The red tape defies logic. You can legally import an air rifle (without a licence) of the Walther kind, used by Beijing Olympic gold medallist Abhinav Bindra, but you cannot import the pellets.
The Indian government doesn’t seem to understand that there’s no point in owning the rifle, each costing Rs 1.25 lakh upwards, if you can’t get the pellets, which, incidentally, cost about Rs 300 for a box of 500.
If you want the pellets, you need an import licence — the process of getting one is so cumbersome and wound up in red tape, that it is driving shooters and officials to frustration.
“It is one of the biggest impediments to preparing good rifle shooters in the country,” Commonwealth Youth Games shooting chief coach Deep Bhatia told HT . “There’s no logic behind the rule. I feel it’s a clerical mistake or some mischief.”
Bhatia explained that though air pellets were freely available in India and cost about one-fourth the price of imported ones, they were of no use to competitive shooters, more the kind used in local fairs for shooting balloons. Precision shooting requires high quality pellets.
“Locally made pellets cannot be used in practice or competitions as their gauge and hardness keeps varying,” said Bhatia.
Bhatia added that the issue had been raised several times with the Sports Ministry, the Sports Authority of India (SAI) and the Directorate General of Foreign Trade (DGFT), which comes under the Ministry of Commerce and Industry.
National Rifle Association of India (NRAI) secretary-general Baljeet Singh Sethi said the process had frustrated him. “The government has assured us that they will remove the import licence. But one of the many clarifications they sought from us for justifying the annulling of the import licence was, ‘what purpose would it solve?’ To this we answered, ‘what’s the use of an air rifle without pellets’.”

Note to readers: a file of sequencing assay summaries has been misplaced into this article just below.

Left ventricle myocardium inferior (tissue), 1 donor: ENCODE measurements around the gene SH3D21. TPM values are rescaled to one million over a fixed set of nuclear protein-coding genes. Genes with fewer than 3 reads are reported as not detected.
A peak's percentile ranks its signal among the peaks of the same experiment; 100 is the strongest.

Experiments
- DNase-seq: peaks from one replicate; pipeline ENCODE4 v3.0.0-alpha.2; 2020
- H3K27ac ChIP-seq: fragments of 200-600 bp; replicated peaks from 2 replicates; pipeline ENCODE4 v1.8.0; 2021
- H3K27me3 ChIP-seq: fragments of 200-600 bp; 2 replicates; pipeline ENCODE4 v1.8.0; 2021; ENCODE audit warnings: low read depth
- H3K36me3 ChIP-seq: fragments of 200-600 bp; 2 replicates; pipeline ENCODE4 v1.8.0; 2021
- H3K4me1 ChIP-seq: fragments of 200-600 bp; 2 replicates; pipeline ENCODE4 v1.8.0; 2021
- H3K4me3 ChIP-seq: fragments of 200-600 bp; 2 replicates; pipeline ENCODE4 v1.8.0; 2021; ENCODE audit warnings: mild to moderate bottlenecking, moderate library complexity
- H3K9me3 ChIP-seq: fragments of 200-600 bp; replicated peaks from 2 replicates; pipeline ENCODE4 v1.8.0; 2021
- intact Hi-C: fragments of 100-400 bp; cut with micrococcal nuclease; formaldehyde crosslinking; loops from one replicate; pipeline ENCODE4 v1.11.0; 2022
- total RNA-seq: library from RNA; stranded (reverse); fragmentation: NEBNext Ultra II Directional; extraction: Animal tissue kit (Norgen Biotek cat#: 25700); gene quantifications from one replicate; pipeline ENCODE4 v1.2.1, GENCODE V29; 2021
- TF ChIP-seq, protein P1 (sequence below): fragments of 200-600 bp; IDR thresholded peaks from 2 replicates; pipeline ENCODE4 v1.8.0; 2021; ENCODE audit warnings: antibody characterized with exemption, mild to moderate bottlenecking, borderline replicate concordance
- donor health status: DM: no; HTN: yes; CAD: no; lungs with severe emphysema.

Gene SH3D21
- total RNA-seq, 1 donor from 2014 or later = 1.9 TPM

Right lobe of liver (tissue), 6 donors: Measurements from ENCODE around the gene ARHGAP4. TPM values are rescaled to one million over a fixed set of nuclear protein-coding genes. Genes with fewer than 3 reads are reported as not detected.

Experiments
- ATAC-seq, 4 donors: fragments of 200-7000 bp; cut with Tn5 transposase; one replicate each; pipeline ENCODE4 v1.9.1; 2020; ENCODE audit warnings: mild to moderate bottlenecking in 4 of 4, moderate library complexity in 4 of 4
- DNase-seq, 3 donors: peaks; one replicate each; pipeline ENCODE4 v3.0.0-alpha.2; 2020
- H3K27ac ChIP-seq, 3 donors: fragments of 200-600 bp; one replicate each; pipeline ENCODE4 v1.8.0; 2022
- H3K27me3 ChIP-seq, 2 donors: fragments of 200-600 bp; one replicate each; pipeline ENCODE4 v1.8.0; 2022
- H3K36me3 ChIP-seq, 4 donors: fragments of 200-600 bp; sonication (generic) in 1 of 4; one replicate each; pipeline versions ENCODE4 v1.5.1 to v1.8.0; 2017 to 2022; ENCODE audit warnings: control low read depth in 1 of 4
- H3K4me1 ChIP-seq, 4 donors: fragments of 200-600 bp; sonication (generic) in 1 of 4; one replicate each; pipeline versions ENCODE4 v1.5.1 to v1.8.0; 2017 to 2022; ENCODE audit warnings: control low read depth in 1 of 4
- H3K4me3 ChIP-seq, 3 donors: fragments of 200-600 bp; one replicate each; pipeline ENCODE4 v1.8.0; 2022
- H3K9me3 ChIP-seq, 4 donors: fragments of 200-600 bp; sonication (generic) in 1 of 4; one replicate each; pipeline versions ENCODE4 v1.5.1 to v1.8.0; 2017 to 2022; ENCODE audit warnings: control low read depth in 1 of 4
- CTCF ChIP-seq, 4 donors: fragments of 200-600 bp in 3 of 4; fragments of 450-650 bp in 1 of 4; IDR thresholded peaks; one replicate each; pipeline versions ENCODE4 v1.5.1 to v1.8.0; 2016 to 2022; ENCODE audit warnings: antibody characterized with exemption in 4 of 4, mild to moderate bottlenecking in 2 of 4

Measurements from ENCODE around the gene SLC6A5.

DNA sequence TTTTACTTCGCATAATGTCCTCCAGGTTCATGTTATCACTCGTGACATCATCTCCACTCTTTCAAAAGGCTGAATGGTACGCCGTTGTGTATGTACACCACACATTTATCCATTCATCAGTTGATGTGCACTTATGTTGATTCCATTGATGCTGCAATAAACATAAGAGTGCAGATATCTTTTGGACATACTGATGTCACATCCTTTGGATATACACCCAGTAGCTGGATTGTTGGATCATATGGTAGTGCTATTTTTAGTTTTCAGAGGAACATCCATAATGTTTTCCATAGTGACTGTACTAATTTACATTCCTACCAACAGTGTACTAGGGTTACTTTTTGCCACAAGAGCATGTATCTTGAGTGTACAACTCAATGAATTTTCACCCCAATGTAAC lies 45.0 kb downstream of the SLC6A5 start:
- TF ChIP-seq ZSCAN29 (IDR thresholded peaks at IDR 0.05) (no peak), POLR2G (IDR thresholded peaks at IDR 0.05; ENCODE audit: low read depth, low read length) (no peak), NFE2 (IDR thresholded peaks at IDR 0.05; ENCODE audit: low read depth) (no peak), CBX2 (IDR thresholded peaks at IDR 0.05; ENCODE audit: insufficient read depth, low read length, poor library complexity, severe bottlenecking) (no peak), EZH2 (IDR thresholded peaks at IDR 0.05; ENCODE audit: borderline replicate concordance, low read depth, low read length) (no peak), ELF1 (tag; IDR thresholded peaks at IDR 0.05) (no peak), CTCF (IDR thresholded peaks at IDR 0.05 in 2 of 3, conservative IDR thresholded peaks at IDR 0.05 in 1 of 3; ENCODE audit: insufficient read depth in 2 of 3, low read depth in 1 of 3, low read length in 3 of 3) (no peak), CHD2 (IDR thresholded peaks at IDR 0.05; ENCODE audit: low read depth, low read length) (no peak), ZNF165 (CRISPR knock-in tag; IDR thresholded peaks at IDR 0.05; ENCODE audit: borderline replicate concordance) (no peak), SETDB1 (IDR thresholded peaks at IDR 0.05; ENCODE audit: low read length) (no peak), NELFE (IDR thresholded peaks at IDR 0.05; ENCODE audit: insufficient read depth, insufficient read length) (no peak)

The NRAI seemed a bit zapped by the questions put to them. From their perspective, it was simple. “When the government abolished the import licence for air rifles a year ago, why didn’t they free the import of pellets? For now, it’s a long drawn out process,” Bhatia explained. “One has to first seek recommendations from the NRAI, who then pass that on to the Sports Ministry. The ministry in turn forwards it to the DGFT, which then issues a licence.
“One should understand that the gauge of the barrel for pistols and rifles varies from 4.48 to 4.50 and, for that purpose, the pellets need to be extremely precise. That precision is not available in India,” Bhatia added. “Besides, if the lead pellets are too hard or too soft depending upon the alloy contents, they damage expensive rifles and pistols. There are no quality checks here too. The government doesn't understand all this.”
“Well known shooters know the system and procuring channels but what about beginners? The mere thought of going from one government office to another kills their spirit.”
Ridiculous, but that’s how it is here. The Sports Ministry hasn’t imported guns and pistols since the 1982 Asian Games in New Delhi, but that’s another story.